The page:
Christmas song (Duck Dynasty)
A question about a pro-life blog aggregator that may be gone
Humor (Star Wars Lamp)
St. Stephen (Bishop Barron commentary)
Humor (Star Wars Christmas "Toy")
Christmas Message from St. John Bosco Schools' First Graders
Planned Parenthood (Former director criticizes)

Hmm. Maybe not enough of a sample.

10 More from Facebook:

Christmas Greeting (Bishop Barron)
Christmas song (with bagpipes)
Humor (Stanford Nutting Holiday Special)
Merry Christmas Greeting from me
Christmas Song (Innocence Mission)
Humor Song (Chipmunks roasting ...)
David Daleiden Quotation (St. Thomas More Society, pro-life)
LifeNews Criticism of Pro-choice Conservative
Pro-Life Democrat to speak at March for Life
Original Christmas Story (Grumpy Shepherd)

Okay ... Clearly several pro-life-related posts, but lots of Christmas-related or humorous pieces. I don't see a lot of hate so far. Maybe in my comments/responses over the same span?

Happy Birthday greeting
Pointing out that a "new" article was actually three-years-old
Praising It's a Wonderful Life
Response to a CNN host's claim of It's a Wonderful Life being sexist
Liking a family Christmas picture
Posting a Christmas-related Science Fiction poem
A Christmas greeting to a friend
A St. Nicholas clerihew
A critical response to a post about how to be a Christian man
Paolo Uccello clerihew
A response to a book critical of Pope Francis
Humor (mildly satirical) in response to a friend's post
Mildly satirical response to a friend's comment about Hollywood
Condolences for a friend's loss of a pet
A response to an article about the homeless (who need shelter during this season)
Noting that a posted "news article" may not be real
Speculation about possibly trimming my Santa-length beard
Liking another person's poem

A bit more satire - but still I don't see much hate there.

Let's see what's over on Twitter in the same span - Tweets and Replies:

Solanus Casey (Catholic Answers)
Radical Traditionalists (Catholic Answers)
Satirical response to a CNN report (Trump caught golfing)
Humorous response to a Representative's claim that a woman may have been racist
Retweet of a person's positive comment about prayer
"Kennedy" on a Fox show leading me to change the channel
Retweet of a Live Action post about Planned Parenthood
Retweet of praise for a female African pro-life activist
A comment that someone would make a questionable MSNBC host
Question about the apparent suspending of a pro-life article aggregator
Friendly response to someone's comment about the cold temperatures
Posting one of a late-poet's poems
Noting that an article being used to attack group is actually 3-years old
Response to comment about how poor movies are faring this year
LifeNews article related to Planned Parenthood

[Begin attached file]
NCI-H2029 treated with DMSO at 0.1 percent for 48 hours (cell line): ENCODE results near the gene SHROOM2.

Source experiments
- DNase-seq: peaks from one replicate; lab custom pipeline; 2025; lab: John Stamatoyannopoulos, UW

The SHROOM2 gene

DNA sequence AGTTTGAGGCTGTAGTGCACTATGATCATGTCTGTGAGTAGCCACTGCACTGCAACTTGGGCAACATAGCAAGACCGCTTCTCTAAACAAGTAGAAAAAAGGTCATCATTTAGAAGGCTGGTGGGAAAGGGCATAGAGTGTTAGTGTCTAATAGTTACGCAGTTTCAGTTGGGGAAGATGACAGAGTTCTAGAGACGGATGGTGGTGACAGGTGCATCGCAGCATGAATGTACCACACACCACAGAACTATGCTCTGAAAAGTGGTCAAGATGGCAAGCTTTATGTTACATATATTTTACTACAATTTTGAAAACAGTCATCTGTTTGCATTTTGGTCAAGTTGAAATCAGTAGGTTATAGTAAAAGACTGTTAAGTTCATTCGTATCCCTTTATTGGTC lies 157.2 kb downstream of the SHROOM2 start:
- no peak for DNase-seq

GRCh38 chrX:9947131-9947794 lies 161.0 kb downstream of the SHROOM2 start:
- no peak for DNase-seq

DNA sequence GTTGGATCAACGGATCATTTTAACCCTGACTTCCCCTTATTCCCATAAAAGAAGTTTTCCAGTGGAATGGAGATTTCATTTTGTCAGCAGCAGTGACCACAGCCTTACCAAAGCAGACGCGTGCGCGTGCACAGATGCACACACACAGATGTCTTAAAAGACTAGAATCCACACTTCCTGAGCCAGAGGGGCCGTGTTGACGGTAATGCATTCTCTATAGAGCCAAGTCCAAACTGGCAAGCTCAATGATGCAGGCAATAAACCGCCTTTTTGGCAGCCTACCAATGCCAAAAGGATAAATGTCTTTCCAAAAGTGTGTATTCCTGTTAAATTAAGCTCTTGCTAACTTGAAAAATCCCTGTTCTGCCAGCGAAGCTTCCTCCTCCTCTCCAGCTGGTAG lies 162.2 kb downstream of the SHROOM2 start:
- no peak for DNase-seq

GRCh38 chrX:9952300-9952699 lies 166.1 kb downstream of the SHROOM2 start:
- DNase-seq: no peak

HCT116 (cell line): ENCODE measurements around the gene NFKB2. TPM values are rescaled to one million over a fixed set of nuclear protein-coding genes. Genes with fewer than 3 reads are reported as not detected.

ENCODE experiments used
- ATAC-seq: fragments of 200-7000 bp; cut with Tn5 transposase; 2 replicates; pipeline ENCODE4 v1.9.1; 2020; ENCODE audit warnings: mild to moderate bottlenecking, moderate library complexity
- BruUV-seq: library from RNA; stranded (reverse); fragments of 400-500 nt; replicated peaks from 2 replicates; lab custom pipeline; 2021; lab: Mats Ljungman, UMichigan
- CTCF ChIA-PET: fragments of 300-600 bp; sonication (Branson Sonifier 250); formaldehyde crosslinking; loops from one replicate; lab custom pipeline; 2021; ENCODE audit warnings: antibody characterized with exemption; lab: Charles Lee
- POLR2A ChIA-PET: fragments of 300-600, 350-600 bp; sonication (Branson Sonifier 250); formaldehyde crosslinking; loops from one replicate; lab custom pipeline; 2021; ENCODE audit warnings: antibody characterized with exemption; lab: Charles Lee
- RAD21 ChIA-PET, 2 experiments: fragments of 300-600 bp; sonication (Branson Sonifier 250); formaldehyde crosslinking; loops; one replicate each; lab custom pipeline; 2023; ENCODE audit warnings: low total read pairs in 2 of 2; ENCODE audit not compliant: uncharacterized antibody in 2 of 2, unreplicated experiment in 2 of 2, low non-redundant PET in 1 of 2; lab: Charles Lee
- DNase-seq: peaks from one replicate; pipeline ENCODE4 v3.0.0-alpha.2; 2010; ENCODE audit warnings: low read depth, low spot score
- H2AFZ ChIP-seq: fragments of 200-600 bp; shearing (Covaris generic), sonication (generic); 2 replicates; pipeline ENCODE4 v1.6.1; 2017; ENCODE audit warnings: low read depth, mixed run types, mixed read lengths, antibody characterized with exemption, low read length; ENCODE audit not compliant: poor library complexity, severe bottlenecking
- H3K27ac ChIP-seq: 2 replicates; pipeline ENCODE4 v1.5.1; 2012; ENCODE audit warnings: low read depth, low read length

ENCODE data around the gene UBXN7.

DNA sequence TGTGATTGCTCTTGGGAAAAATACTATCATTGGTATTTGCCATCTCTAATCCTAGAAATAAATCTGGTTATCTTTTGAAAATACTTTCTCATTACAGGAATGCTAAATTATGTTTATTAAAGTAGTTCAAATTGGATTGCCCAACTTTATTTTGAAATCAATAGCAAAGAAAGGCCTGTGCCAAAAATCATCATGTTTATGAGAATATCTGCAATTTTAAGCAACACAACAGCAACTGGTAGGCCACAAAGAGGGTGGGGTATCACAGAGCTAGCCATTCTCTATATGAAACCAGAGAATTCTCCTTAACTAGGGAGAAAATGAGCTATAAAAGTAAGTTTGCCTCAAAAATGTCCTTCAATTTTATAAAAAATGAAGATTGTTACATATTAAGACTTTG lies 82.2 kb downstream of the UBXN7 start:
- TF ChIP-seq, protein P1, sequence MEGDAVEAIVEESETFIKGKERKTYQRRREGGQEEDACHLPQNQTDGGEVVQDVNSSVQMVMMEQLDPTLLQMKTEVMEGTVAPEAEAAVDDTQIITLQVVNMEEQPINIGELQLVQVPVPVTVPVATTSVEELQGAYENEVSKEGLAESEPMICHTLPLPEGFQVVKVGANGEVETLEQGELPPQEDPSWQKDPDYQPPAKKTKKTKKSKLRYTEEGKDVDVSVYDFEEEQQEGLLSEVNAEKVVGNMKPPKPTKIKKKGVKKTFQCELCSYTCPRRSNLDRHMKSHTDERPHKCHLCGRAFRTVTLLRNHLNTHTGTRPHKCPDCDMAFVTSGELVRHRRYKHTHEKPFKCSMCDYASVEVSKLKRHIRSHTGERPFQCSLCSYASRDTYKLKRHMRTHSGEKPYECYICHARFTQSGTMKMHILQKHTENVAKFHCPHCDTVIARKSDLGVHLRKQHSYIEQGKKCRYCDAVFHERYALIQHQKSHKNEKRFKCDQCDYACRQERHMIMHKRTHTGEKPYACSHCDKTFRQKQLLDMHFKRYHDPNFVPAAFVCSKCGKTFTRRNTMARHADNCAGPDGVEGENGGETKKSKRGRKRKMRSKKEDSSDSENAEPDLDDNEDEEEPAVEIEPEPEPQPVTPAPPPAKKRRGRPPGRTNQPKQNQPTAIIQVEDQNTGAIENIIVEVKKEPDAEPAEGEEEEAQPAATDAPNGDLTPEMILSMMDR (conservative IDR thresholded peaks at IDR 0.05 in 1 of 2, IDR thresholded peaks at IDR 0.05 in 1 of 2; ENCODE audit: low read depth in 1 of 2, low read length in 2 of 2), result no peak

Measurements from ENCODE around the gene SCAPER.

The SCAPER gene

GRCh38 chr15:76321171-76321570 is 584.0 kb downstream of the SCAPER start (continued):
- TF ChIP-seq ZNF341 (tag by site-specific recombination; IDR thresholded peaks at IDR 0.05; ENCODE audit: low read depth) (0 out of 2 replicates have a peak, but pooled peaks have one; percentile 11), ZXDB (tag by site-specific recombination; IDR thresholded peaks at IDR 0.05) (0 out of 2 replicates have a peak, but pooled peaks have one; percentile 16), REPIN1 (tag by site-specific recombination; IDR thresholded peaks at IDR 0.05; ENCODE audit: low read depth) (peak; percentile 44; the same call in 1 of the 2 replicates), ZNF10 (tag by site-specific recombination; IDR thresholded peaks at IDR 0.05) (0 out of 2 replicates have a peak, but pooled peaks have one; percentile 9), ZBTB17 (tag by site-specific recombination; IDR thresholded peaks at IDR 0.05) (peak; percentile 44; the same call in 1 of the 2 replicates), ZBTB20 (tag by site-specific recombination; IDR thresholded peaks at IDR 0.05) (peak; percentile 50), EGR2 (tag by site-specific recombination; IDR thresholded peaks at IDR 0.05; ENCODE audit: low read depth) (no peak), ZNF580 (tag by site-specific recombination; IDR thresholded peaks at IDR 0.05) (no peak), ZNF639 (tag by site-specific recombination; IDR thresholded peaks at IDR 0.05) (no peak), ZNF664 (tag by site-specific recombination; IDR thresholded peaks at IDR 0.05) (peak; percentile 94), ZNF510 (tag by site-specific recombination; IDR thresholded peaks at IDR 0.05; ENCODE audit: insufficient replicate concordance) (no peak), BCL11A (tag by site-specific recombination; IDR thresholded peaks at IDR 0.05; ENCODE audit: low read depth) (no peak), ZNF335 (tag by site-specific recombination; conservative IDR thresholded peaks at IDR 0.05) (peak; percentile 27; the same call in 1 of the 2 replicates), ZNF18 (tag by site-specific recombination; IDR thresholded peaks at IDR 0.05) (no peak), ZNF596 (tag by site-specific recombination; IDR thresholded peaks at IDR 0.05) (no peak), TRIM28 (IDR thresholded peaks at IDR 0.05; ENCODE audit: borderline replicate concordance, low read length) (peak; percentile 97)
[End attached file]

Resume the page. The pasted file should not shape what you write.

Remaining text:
Comment about diversity in music at church (Silent Night played on guitar)
LifeNews article related to ultrasound images upsetting prochoicers
A Christmas greeting from me
St. Nicholas clerihew
Christmas Song from Innocence Mission
Paolo Uccello clerihew
Cartoon about the song "Mary Did You Know?"
Response to humorous Tweet about giving up coffee
Affirming response to Tweet about overuse of the word "brave"
Retweet of criticism of Cory Booker Tweet
Humorous response to friend's Tweet about a Christmas song pun
Criticism of a Cory Book inappropriate Tweet
Saying I didn't appreciate a Tweet unnecessarily critical of Pope Francis
Satirical response to a NY Times article about inappropriate activity at a company
Bible verse in response to a question about a Papal statement
A comment about reading a full Papal statement to see what he really said
A mildly critical comment about the Vatican nativity scene that did not work
A critical comment about a misguided "impeachment" Tweet
Raising the issue of possibly trimming my Santa-length beard
A response to a Tweet asking if adults use libraries any more (I do)
Retweeting an African woman's critical response to Father Martin's comment about Africans and homosexuality
Retweeting a positive story about Cardinal Burke responding to a homosexual priest
LifeNews article critical of the pro-choice position of a conservative commentator
Pro-life Democrat to speak at March for Life
The Grumpy Shepherd (original Christmas story)

So ... definitely pro-life - maybe pro-choicers consider that "hate." Sometimes satirical, maybe even mildly sarcastic, and a bit of a stickler. But I don't see racism, Nazism, homophobia, hate, etc. Not a lot there about Trump, either.

Of course, this is just a few days' worth, and it is during the Christmas season. But I don't see the evidence.

I remember someone saying to a friend after actually listening to me that I seem to have mellowed. The friend pointed out that I hadn't changed at all. My spin is that perhaps the person was actually listening to me for the first time rather than basing her judgment of me on what others claim about me, or on her own preconceptions of what I think, say, and do.

Meanwhile, what I draw from this little exercise is that perhaps I spend too much time on Facebook and Twitter!

Pax et bonum

A Blessed Model of Humility | Catholic Answers

Comments about Blessed Solanus Casey.

A Blessed Model of Humility | Catholic Answers

Sunday, December 24, 2017

Uccello clerihew

Paolo Uccello
was a cautious fellow.